Hemp is the the plant Cannabis sativa L and any part of such plant, whether growing or not, with a delta-9 tetrahydrocannabinol [THC] concentration of not more than 0.3 percent on a dry weight basis.
Since the passing of the 2018 Farm Bill, hemp is now federally legal. It was removed from the list of Controlled Substances, where it had been classified with marijuana since 1937. In 2019, Governor Ron Desantis signed Senate Bill 1020 which authorized hemp as a state grown commodity.
Hemp is a versatile plant with thousands of applications across a myriad of industries. From food and nutritional applications to textiles, plastic replacement, and fuels, the possibilities are still expanding exponentially as we learn more about the crop. Industrial hemp affects not only the agricultural industry but also touches the pharmaceutical, medical, health care, manufacturing, energy, logging, and tech industries as well.
Fact: In reality, hemp is completely non-intoxicating. ... More often, industrial hemp contains 0.3% THC, meaning that it is impossible to get high using hemp. While eating hemp could lead to ingesting THC, your body processes it faster than it can be absorbed, making a high impossible.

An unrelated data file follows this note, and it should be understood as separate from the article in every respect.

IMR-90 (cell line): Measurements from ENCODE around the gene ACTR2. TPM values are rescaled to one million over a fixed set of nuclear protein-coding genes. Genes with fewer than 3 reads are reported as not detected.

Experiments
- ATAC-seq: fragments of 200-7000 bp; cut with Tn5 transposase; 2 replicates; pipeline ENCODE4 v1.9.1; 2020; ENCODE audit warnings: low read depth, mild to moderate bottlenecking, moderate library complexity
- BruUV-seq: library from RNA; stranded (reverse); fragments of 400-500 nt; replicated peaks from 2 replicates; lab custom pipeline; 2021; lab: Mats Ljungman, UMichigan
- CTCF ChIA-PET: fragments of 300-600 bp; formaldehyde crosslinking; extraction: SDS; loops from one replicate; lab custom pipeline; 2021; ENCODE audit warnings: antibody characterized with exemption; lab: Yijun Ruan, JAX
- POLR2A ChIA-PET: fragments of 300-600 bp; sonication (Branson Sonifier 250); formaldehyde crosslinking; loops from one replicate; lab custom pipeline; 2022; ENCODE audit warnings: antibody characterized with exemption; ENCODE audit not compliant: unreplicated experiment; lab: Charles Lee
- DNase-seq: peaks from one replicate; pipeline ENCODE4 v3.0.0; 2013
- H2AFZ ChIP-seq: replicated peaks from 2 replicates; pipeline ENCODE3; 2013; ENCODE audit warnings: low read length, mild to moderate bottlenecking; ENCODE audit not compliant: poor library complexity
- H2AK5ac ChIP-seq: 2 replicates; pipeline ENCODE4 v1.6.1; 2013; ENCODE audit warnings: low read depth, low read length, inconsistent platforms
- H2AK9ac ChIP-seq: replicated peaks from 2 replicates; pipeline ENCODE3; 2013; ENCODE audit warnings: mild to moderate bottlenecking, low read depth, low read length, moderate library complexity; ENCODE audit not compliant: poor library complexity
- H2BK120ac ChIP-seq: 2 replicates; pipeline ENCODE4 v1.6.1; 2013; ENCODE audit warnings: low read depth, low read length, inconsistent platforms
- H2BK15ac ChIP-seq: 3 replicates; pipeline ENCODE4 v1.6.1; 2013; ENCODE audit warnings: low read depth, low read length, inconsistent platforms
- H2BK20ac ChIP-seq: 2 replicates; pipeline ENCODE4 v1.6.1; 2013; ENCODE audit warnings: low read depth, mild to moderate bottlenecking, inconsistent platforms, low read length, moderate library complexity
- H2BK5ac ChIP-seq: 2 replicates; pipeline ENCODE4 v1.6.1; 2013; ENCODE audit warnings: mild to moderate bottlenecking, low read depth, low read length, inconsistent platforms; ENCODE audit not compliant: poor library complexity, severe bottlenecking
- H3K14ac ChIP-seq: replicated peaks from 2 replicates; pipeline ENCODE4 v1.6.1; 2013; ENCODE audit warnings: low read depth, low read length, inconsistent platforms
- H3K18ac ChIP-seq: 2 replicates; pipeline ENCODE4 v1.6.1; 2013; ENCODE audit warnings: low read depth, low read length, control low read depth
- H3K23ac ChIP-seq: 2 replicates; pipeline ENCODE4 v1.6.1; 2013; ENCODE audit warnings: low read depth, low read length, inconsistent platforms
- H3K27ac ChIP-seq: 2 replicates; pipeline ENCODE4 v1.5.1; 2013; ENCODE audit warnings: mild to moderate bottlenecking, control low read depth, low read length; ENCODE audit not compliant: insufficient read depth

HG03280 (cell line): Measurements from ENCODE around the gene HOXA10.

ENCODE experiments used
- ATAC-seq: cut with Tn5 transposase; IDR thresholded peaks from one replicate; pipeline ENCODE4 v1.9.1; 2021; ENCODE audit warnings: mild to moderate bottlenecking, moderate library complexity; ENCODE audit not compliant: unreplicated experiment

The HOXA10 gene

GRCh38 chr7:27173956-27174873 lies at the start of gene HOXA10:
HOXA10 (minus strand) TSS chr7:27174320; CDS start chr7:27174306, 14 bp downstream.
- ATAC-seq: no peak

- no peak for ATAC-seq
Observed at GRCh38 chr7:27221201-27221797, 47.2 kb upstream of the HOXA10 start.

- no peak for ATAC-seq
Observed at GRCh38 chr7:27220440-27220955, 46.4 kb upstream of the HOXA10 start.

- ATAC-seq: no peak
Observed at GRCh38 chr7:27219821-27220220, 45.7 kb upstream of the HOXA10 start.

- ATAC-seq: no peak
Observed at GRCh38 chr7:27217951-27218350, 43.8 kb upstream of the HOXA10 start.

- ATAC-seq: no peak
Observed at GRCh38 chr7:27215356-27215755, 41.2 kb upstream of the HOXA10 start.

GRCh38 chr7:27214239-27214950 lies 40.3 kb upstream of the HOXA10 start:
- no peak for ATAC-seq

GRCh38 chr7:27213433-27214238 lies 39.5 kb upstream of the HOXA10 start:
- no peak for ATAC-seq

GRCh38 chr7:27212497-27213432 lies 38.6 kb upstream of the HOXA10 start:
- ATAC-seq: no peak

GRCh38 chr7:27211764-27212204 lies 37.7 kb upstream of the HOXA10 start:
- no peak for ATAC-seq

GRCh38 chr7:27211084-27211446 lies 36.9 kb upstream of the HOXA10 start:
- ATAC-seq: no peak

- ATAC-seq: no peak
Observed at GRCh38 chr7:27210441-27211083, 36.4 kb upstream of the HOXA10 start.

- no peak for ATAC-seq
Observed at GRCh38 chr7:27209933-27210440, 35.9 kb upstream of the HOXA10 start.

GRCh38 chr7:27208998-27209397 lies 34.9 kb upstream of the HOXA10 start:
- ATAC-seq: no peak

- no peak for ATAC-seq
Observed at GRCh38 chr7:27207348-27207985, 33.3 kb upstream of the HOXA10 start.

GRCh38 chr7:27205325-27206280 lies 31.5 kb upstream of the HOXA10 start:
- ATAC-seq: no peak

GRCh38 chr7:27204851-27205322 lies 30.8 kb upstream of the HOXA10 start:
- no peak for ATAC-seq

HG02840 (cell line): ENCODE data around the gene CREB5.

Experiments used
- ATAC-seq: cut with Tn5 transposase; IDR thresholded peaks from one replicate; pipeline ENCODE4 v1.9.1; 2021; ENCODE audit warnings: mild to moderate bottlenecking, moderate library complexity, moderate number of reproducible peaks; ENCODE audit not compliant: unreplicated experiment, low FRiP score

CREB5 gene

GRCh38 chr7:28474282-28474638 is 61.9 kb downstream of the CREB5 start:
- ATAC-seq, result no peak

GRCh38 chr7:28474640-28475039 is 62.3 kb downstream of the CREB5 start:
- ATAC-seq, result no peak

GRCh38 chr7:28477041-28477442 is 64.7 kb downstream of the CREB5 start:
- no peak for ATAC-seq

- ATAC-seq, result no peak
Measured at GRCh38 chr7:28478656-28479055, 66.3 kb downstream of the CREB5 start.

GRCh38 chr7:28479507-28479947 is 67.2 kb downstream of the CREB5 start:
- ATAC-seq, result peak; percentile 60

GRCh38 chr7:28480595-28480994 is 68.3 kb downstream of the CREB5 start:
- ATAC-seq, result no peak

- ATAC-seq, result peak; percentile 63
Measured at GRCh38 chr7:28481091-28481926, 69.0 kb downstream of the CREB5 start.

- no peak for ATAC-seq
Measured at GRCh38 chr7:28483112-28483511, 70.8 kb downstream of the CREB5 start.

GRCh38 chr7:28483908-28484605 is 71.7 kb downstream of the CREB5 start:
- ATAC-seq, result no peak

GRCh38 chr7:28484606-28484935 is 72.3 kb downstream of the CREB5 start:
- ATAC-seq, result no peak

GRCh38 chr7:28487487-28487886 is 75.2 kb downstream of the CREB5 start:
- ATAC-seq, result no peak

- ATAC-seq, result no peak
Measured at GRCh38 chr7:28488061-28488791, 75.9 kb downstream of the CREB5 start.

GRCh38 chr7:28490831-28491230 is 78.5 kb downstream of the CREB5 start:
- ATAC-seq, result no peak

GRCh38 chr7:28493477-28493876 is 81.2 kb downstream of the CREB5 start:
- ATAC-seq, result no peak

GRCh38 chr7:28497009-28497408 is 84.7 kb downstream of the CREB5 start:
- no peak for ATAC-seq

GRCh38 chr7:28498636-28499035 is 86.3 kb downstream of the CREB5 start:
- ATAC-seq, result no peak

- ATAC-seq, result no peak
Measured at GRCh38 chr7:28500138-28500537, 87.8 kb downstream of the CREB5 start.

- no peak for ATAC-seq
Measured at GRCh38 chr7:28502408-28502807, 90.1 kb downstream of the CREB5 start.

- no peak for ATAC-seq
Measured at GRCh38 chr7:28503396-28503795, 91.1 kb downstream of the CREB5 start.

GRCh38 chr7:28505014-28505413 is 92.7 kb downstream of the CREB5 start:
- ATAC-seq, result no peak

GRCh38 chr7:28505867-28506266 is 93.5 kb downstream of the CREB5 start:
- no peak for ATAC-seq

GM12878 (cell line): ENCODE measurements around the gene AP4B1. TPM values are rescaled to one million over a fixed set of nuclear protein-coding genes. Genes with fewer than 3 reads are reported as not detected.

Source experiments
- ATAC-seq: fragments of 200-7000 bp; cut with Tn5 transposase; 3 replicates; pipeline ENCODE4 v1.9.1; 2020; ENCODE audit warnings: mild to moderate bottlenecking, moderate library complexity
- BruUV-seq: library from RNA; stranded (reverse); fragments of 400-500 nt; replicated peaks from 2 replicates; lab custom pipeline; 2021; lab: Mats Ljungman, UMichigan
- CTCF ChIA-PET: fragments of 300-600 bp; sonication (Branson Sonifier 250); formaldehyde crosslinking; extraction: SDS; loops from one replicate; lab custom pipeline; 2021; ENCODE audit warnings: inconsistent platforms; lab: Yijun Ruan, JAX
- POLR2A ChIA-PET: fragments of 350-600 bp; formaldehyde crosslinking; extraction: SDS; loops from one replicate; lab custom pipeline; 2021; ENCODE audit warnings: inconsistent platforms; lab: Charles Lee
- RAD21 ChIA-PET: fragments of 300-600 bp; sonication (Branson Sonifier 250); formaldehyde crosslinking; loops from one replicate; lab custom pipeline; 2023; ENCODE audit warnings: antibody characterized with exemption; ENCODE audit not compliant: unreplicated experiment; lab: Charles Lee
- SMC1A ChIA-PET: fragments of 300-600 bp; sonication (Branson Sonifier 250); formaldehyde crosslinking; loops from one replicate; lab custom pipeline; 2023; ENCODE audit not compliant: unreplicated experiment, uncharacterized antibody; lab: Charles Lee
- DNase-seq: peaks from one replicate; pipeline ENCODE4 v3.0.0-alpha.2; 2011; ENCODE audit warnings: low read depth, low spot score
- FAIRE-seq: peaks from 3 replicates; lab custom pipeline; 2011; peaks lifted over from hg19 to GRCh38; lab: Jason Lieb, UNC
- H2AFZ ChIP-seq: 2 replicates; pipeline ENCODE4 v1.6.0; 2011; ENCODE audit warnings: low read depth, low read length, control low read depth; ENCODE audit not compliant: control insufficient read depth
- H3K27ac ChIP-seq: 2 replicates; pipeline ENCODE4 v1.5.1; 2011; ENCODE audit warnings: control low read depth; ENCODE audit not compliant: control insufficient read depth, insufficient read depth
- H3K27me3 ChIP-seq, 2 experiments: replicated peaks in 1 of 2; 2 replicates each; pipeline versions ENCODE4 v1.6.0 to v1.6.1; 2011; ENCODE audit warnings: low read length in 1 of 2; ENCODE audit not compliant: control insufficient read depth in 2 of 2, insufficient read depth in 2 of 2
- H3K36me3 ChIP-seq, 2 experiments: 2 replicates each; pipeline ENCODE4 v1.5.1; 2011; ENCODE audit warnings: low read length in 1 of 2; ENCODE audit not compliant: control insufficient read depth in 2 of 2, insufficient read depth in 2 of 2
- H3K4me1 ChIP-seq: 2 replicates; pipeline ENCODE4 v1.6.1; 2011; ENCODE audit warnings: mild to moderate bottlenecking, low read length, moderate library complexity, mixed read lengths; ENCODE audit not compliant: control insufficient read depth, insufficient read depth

Cannabidiol (CBD) is a naturally occurring compound found in the resinous flower of cannabis, a plant with a rich history as a medicine going back thousands of years. Today the therapeutic properties of CBD are being tested and confirmed by scientists and doctors around the world. A safe, non-addictive substance, CBD is one of more than a hundred “phytocannabinoids,” which are unique to cannabis and endow the plant with its robust therapeutic profile.